There is a typographical error that I make and do so every time I try to type a certain word. Whenever I try to type remember, I type remeber. I do this every time. This is different to a regular typo because most typos happen at random, whereas this mistake is guaranteed to occur. It's not a spelling mistake, because I know how to spell remember, I just don't press all the required keys.

Could it be related to touch-typing? I don't make the typo when I peck out the keys.

I wonder whether it is related to muscle memory, because there are many words with the pattern 'e_e', such as here, there, gene, theme, scene, etc. So where I reach the second e my motor system is primed not to push the key that came before, i.e. m.

It seems that knowledge of spelling and knowledge of typing are not strongly linked in this case.

Is there a mechanism by which I have learnt this mistake?


1 Answer 1


There is a scientific literature on typing. It's been a while since I've read the articles. You might start by reading this excellent review of research and findings on transcription typing.

General model of typing

Salthouse (1986) presents a model of the typing process

1. INPUT: Convert text into chunks
2. PARSING: Decompose chunks into ordinal strings of characters
3. TRANSLATION: Convert characters into movement specifications
4. EXECUTION: Implement movement in balistic fashion

A few other relevant points that Salthouse supports with multiple references:

  • "The rate of typing is nearly the same for random words as it is for meaningful text."
  • "Successive keystrokes from fingers on alternate hands are faster than successive keystrokes from fingers on the same hand."
  • "Letter pairs that occur more frequently in normal language are typed faster than less frequent pairs."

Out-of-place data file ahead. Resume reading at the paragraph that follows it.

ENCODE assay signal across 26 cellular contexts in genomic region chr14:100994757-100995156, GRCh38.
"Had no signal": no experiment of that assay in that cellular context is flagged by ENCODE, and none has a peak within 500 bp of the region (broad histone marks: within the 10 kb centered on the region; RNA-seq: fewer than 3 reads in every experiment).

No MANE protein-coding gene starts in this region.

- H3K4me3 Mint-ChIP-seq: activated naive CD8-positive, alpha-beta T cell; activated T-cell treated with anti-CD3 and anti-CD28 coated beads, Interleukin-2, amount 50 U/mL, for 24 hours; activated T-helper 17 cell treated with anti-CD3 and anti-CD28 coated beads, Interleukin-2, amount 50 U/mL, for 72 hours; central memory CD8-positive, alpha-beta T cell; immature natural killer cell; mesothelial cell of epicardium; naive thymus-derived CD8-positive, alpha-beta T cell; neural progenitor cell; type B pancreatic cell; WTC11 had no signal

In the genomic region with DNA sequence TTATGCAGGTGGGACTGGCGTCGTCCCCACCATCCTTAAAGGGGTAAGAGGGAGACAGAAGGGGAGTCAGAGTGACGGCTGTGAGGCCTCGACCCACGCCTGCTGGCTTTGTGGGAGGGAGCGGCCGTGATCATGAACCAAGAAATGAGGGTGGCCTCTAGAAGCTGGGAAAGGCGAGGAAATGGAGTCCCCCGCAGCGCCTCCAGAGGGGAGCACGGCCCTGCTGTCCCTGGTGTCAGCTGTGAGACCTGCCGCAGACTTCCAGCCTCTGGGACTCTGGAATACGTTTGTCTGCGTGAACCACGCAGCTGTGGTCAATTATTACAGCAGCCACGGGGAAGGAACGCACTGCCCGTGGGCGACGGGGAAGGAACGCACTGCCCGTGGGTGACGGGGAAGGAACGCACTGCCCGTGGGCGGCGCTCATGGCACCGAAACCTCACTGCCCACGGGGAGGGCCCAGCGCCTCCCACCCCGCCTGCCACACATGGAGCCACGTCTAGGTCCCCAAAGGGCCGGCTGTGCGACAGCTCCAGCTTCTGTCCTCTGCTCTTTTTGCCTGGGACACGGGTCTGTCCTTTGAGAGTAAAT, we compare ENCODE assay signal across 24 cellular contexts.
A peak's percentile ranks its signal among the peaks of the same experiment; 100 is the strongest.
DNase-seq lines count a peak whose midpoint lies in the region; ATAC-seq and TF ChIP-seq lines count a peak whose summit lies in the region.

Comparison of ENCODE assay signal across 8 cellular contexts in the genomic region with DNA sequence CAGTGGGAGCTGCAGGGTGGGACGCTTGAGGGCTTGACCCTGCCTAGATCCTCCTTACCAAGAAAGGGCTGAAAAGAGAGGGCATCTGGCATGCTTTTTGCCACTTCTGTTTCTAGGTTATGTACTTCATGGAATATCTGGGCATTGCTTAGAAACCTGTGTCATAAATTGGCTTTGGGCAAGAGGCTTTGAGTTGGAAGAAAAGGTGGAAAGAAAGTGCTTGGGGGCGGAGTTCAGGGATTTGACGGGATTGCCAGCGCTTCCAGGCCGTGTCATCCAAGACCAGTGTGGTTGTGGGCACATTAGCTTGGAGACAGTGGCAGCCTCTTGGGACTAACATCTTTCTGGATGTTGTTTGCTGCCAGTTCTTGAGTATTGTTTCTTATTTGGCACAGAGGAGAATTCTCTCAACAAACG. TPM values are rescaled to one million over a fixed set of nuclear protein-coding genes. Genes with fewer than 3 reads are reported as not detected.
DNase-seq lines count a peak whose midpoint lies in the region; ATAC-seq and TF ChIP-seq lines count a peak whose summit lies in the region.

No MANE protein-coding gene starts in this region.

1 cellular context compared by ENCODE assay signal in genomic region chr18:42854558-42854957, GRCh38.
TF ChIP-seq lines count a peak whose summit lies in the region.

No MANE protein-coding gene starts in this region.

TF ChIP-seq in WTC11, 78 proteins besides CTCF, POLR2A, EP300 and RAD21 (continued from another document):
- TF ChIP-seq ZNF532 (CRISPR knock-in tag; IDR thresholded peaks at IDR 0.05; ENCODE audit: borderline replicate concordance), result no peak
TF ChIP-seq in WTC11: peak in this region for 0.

• Interkey interval varies with the context of the letters in a word.

These points basically state that typing involves various forms of motor chunking, that the word is a central chunk but that there are also many other lower level chunks (e.g., typing "ion" and "ier" is quite common in English).


There's also a discussion of typing errors in the paper.

  • Salthouse mentions the taxonomy of typing errors proposed by Wells (1916) of "substitutions, intrusions, ommissions, and transpositions", and also cites empirical estimates of prevalence of different types of errors.
  • "Many substitution errors involve adjacent keys."
  • "Most transposition errors are cross-hand rather than within-hand"

I suggest you have a read of the paper to get a deeper understanding of the types and proposed causes of typing errors.

Specific thoughts regarding your question

  • Perhaps in contrast to what you say, typos are not random. Rather, there is structure to the errors. For example, "Teh" is a common typo.
  • Obviously, having an incorrect belief about the spelling of a word could result in repeated errors, but I understand you are not talking about them.
  • So, with regards to a specific word that you frequently mistype, you might want to think whether there are characteristics of the word that make it difficult to type. Also, as you say, if you learn the wrong chunking at some point, you may need to unlearn this pattern.


  • Wells, F. L. (1916). On the psychomotor mechanisms of typewriting. The American Journal of Psychology, 27(1), 47-70.
  • $\begingroup$ "The rate of typing is nearly the same for random words as it is for meaningful text.", as a touch typist I would be surprised by that. :O Some common sequences flow out of your fingers while others are noticeably slower, but I could just be imagining stuff and I could just be noticing "Letter pairs that occur more frequently in normal language are typed faster than less frequent pairs.". $\endgroup$
    – Steven Jeuris
    Jan 22, 2012 at 12:35
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    $\begingroup$ "Teh" is not always a typo. ;p $\endgroup$
    – Steven Jeuris
    Jan 22, 2012 at 12:40
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    $\begingroup$ @StevenJeuris just to be clear, I think the point is that at least in transcription typing, random letters are much harder to type, but random words (e.g., typing "what happy cat doing is red") are not that much harder to type. $\endgroup$ Jan 23, 2012 at 2:11

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